Fly Line Basics: Weight Forward and Presentation Lines

There are a lot of different fly lines out there made for the varying conditions, locations and fish you're chasing. You probably want to line your rod up with the proper line that'll make it the weapon of mass destruction you envisioned when you purchased it. There are two main styles of fly lines: weight forward and presentation (or double taper) lines. There's also full sink, sink tip, and lines for different species with attributes to target fish in the water columns they are likely to be in.

Weight Forward Lines

On the Madison we're typically fishing a weight forward (WF) or presentation line. A weight forward line is going to have a heavier tapered head on the front, allowing you to turn over big flies: streamers, nymphs, big dry flies like the salmonfly. One of our favorite WF lines is the SA Amplitude MPX, which is a half size heavier and gives you a bit more weight on the tip for turning over and casting into wind. The MPX is a textured line and great for fast action rods especially when fishing out of drift boats on large western rivers.

SA Amplitude MPX Taper

Typical WF line taper, shown by the SA Amplitude MPX.

Textured lines cut through the air, lift off the water really well, and last longer. When fishing a textured line, you may notice that it can be a little more noisy than a smooth line when it's shooting through the guides.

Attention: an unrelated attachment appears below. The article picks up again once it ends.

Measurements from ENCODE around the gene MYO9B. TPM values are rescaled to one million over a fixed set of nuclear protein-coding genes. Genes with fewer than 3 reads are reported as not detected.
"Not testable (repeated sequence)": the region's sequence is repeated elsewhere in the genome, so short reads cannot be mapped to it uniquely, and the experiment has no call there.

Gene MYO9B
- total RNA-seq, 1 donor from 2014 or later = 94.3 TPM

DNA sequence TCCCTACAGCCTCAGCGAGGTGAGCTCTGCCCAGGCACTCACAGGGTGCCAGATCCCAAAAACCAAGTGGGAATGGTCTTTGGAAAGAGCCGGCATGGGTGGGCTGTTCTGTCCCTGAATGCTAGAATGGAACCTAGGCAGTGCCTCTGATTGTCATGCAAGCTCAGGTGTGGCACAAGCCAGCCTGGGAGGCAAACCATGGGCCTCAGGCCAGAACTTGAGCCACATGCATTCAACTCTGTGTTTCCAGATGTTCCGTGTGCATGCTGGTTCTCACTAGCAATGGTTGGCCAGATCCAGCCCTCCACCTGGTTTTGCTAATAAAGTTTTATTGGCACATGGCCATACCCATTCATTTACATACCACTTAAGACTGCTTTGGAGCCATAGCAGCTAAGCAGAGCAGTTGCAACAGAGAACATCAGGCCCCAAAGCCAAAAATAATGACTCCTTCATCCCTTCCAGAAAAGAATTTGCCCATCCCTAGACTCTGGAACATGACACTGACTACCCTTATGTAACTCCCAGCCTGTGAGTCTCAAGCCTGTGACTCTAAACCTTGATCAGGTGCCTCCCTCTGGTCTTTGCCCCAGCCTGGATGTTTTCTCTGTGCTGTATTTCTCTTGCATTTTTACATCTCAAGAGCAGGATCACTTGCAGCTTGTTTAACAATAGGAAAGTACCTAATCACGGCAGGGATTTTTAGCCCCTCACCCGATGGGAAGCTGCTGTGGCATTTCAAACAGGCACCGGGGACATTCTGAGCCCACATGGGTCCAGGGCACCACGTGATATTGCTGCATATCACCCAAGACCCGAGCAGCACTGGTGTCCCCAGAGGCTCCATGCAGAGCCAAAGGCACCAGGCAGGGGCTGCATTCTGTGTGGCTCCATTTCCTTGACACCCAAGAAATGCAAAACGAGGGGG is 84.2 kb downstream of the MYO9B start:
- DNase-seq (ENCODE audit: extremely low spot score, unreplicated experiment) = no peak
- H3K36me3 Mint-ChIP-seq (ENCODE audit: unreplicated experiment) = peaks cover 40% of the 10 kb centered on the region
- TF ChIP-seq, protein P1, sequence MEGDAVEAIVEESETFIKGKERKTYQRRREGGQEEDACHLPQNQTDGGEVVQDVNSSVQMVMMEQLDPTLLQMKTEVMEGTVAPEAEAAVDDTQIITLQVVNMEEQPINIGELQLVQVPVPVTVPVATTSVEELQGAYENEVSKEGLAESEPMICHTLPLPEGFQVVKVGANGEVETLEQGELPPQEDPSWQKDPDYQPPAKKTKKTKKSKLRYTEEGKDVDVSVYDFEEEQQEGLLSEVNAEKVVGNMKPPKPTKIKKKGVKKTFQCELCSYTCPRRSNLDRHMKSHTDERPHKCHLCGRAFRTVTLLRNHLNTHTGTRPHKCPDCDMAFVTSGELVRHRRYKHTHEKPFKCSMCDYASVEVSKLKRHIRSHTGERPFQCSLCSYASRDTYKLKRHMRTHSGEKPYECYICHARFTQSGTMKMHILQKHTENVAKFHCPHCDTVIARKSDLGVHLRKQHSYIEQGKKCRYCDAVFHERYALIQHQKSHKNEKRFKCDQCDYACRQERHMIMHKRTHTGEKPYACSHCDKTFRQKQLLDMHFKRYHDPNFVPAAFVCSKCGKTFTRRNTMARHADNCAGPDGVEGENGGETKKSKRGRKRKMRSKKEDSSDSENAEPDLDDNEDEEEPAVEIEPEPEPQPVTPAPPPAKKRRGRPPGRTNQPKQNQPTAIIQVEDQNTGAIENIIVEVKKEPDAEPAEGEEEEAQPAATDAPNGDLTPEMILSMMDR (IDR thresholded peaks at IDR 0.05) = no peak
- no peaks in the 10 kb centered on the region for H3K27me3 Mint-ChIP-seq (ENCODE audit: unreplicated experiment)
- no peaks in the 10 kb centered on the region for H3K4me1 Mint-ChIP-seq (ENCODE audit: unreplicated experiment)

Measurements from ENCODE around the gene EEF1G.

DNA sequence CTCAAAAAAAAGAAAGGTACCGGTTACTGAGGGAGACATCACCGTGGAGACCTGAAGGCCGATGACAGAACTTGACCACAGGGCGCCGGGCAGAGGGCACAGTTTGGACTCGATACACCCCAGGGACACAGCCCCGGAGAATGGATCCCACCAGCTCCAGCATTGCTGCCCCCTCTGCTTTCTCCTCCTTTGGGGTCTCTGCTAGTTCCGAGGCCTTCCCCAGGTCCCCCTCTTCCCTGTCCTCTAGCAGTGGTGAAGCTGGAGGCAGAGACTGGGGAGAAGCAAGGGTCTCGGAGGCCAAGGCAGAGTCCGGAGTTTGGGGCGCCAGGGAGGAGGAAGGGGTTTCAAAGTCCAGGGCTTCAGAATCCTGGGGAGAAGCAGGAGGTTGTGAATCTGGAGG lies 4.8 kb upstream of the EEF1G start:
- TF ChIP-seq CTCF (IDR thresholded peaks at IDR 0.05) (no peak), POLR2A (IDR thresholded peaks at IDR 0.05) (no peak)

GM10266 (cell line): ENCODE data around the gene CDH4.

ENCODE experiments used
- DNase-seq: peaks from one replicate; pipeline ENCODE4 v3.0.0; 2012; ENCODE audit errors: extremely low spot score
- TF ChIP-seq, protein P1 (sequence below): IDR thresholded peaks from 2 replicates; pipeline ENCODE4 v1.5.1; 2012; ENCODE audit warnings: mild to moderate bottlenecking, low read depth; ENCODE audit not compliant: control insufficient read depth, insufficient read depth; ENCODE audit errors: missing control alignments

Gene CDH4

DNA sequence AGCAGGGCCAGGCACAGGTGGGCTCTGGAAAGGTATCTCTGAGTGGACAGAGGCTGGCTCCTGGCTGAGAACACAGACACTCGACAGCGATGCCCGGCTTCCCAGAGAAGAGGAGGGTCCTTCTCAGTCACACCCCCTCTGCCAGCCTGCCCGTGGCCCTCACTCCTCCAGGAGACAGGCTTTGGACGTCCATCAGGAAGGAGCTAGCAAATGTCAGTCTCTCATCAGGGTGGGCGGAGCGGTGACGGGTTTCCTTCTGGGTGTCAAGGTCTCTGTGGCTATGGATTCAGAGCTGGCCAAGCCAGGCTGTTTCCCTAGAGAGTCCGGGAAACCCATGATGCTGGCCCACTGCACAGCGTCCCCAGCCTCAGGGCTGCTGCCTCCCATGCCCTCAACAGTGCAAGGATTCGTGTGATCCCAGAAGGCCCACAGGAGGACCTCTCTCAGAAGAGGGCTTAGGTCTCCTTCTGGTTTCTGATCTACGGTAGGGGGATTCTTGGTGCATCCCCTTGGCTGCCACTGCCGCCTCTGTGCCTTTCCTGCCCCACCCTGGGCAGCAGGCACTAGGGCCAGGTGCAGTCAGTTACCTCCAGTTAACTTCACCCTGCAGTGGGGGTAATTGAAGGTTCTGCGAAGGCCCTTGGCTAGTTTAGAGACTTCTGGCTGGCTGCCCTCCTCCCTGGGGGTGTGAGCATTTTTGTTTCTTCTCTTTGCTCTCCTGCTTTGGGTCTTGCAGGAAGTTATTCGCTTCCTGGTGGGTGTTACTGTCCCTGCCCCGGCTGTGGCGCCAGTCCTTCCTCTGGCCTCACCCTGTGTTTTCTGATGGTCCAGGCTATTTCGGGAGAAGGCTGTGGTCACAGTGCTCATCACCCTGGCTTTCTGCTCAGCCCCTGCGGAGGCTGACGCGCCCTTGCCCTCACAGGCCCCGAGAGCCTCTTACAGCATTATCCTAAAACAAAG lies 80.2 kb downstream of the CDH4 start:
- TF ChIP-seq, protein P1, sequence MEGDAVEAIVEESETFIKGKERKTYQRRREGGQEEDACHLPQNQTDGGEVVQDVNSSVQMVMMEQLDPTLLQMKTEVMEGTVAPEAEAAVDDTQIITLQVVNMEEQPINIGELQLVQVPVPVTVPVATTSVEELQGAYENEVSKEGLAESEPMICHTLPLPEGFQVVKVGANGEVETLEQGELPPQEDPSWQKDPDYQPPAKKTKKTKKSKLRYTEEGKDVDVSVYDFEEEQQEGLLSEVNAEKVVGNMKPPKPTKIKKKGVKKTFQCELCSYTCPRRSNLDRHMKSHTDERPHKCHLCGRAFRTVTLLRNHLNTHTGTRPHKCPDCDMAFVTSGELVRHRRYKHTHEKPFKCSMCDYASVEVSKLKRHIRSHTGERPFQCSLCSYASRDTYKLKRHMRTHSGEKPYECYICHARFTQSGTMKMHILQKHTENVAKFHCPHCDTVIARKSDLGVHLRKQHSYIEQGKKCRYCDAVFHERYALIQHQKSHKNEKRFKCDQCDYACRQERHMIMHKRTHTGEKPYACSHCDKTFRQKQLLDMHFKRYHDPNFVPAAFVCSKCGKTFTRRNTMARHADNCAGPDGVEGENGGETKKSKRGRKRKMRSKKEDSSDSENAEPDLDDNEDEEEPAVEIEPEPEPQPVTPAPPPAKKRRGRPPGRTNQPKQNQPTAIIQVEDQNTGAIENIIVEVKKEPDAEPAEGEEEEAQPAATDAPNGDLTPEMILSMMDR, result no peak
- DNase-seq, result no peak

Presentation Lines

Presentation or double taper lines are more traditional lines made for slower action presentation rods for spring creeks or targeting rising trout with smaller dries. A presentation line will often have a double taper (DT), but may be WF with a trout taper. Double taper lines will have a taper on both sides of the line, meaning you could flip the line and get double the life out of it.

Rio InTouch Trout LT DT Taper

Typically DT line, shown by the Rio InTouch Trout LT DT.

Double taper lines have a lighter tip and allow you to present a dry fly really well. However a DT line will be more difficult to cast into wind or short distances.

There's all kinds of different lines out there; what I like to tell entry level anglers about to fall down the rabbit hole is that I'd rather see you spend more money on the line and less on the rest of your set up. Lines nowadays are so technologically advanced and have the most potential to affect your day on the river. Tight lines!

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1 comment

  • Dave Thomas

    Thanks for line information. Now I need three more spools.

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